August 5, 1992 EXPANDING OPPORTUNITY FOR ALL AMERICANS +quot;I believe in an America where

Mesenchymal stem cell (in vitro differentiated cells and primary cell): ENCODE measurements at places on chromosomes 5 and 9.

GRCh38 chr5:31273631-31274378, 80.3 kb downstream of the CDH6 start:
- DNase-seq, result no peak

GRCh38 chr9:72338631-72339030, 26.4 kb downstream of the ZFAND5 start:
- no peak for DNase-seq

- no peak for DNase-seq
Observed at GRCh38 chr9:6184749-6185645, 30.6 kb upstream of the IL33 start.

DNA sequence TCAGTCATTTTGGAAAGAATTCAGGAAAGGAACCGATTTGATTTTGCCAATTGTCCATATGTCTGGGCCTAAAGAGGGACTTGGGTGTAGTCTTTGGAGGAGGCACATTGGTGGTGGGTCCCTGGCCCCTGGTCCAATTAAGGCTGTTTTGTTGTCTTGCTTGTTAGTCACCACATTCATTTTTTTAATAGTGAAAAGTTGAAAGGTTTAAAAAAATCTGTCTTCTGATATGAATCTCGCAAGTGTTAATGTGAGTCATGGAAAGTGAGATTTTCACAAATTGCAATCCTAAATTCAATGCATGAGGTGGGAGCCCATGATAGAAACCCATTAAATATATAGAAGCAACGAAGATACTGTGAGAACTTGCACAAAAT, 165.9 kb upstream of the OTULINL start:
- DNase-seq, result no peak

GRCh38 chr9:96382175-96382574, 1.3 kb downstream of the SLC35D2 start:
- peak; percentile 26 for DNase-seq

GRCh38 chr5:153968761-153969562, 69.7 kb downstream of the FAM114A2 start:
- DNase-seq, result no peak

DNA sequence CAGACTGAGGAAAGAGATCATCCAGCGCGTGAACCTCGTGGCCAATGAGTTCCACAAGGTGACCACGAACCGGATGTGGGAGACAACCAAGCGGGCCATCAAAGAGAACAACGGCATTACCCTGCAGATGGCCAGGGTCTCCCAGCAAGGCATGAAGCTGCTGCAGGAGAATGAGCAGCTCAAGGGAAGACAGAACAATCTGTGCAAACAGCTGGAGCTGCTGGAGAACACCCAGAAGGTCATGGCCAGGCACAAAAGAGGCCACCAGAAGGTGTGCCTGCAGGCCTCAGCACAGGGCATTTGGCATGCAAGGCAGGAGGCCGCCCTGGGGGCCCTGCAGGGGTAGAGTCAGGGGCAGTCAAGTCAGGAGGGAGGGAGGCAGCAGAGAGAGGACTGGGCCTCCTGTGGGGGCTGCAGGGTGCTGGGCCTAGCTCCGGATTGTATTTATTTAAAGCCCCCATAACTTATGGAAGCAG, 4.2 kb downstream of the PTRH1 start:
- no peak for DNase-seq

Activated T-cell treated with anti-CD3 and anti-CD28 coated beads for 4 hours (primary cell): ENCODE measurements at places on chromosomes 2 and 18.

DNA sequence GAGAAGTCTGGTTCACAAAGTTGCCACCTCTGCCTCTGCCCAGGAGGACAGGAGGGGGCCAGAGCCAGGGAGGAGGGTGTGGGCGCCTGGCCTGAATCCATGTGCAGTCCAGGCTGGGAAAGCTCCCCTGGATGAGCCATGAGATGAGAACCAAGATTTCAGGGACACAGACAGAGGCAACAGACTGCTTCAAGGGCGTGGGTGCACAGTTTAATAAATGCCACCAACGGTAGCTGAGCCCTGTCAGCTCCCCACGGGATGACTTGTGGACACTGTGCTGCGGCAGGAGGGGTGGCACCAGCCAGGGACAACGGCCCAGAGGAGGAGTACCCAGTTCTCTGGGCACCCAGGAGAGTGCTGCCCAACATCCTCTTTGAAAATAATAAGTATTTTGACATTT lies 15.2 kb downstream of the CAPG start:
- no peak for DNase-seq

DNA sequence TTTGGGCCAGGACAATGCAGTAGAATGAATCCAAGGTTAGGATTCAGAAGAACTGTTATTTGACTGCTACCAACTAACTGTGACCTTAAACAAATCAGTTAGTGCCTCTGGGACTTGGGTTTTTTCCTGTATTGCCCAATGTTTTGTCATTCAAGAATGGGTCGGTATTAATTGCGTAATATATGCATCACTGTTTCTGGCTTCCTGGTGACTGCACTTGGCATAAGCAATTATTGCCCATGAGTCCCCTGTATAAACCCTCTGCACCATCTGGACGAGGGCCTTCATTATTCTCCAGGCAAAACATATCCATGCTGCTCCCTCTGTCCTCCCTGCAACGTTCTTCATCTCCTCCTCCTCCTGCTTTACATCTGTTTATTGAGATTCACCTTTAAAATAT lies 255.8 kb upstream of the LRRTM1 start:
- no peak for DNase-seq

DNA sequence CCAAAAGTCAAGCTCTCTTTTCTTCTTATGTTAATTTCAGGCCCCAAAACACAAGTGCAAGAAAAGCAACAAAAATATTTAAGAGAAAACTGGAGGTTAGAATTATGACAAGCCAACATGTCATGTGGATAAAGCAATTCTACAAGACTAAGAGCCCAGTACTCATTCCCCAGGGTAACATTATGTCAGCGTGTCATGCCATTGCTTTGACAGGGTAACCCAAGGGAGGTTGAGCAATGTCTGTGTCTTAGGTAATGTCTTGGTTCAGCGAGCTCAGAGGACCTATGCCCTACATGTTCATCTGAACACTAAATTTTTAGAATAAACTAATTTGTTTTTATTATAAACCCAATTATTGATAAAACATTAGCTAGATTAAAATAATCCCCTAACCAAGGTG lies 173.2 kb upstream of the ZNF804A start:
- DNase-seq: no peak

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August 5, 1992 EXPANDING OPPORTUNITY FOR ALL AMERICANS "I believe in an America where we measure success not in dollars and lawsuits -- but in opportunity, prosperity and harmony. I believe in the ideals we all share -- ideals that made America great: decency, fairness, faith, hard work, generosity, vigor, and vision." -- President George Bush November 21, 1991 The President's Philosophy: Create Opportunity o George Bush believes that with opportunity, hard work, faith, vigor, and dedication will allow every American to achieve their God-given potential; civil rights laws must provide the opportunity to make that dream possible. o President Bush has worked personally to ensure each American has an opportunity to achieve their full potential. As a young man, George Bush walked door-to-door collecting donations for the United Negro College Fund. As a Congressman, George Bush faced down constituents angry with his support of the 1968 Fair Housing Act. o The President has opposed so-called civil rights proposals that would divide the nation by forcing hiring quotas or pitting one group of Americans against another. In the President's view, the cause of civil rights is trivialized when laws are used to ration opportunity among groups, rather than to make opportunity real for each individual. Expanding and Preserving Opportunity o The Americans with Disabilities Act -- For too long, disabled Americans have been denied the opportunity to achieve their full potential. Under the President's leadership, the Americans with Disabilities Act was proposed, passed and signed into law, extending for the first time the same protections, independence, and opportunity to 43 million disabled Americans now enjoyed by any other American. o The Civil Rights Act of 1991 -- In signing the Civil Rights Act of 1991, the President strengthened legal protections that ensure each American's opportunity to obtain a job. -- But the President resisted measures that would have escalated the politics of division. In 1990 he vetoed a bill that would have forced the use of hiring quotas. In 1991, the President again fought proposals that would have forced employers to adopt quotas merely to avoid the threat of lawsuits. -- Instead of quotas, the President believes civil rights laws should work along side policies that promote personal responsibility -- like tenant management of public housing and welfare reform -- and self-advancement -- like enterprise zones that create jobs. o Strong Enforcement of Civil Rights Laws -- Through enforcement efforts and legislative action, the Administration has pursued civil rights policies that resist the politics of division, seeking instead to pursue efforts that promote opportunity, fairness and individual freedom for all Americans. -- In fair housing, the Department of Housing and Urban Development has resolved nearly 12,000 of 16,000 outstanding fair housing cases. -- The Labor Department has obtained the largest settlements for discriminatory practices in the history of the Federal Contract Compliance program. In one case, about 1000 women were awarded $3.5 million to compensate for discrimination in hiring. -- Prosecution of hate crimes generated 35 convictions in FY 1990 and another 30 convictions in FY 1991. These convictions represent success rates of 100% and 98% respectively. President Bush's Urban Renewal Plan o The President recognizes the need to rejuvenate our nation's cities and to provide opportunity to hard working, law-abiding urban residents. In the wake of the Los Angeles riots, the President proposed both near-term economic assistance, and a series of longer-term initiatives: -- to restore safe streets (Weed and Seed), -- encourage business investment and job creation (enterprise zones, job training), -- reform federal programs that encourage dependency (welfare reform), -- require more personal responsibility (housing and welfare reform), and -- create new opportunities for personal growth (education reform, including school choice). o President Bush responded immediately to the Los Angeles riots. To restore order, he mobilized more than 5,000 National Guardsmen, Marines, and riot-trained Federal law enforcement personnel. The President then focused Administration efforts on providing aid to get business owners and community leaders back on their feet. Federal aid totalled $1.2 billion. o The President went directly to Los Angeles' citizens monitored the situation closely and then went to Los Angeles to learn first-hand about the needs of the area's citizens. Once in Los Angeles, he ordered federal agencies to move quickly to provide food, rental assistance, and temporary jobs for dislocated workers. o The President's long-term goals are to address the root cause of urban unrest and to revitalize cities with jobs and investment. His urban agenda will empower every American to achieve, through equal opportunity and hard work, the dignity and economic security they desire. Components of the urban agenda include: -- Weed and Seed, which is winning back inner cities from gangs and drug dealers. The President requested $500 million for this program in his FY1993 budget. -- Welfare reform that encourages productive lifestyles and fosters independence. -- Urban enterprise zones to reinvigorate business activity and to provide jobs in neighborhoods blighted by poverty. -- Youth jobs that will build a more skilled and more competitive America by tapping into the energy and talent that exists in our inner cities. -- Home ownership through the HOPE (Homeownership and Opportunity for People Everywhere) initiative to provide low-income Americans with the opportunity to purchase a home, giving them a stake in their communities. -- Education reform that improves American schools by pursuing a strategy (America 2000) that empowers all parents to choose the best schools available. Education o President Bush believes that the best way to empower disadvantaged Americans and to make the United States more competitive is through education. As a complement to his America 2000 program, he has sought to make higher education accessible to all Americans. o President Bush's Fiscal Year 1993 budget proposes the largest one-year increase in Pell grants in the program's history. More funding would be available for students in income categories up to $50,000, especially in low- and middle-income categories. o President Bush has had a lifelong commitment to Historically Black Colleges and Universities (HBCUs); as a young man he collected funds for the United Negro College Fund. o He has continued this commitment as President, both by encouraging Federal support for HBCUs and through his moral support for their role in American higher education. -- Federal awards to HBCUs increased from $776 million in FY1989 to $888 million in FY1991, or 14.5%. -- The Bush Administration argued successfully before the Supreme Court that Mississippi has not done enough to remove the vestiges of segregation from its public university system.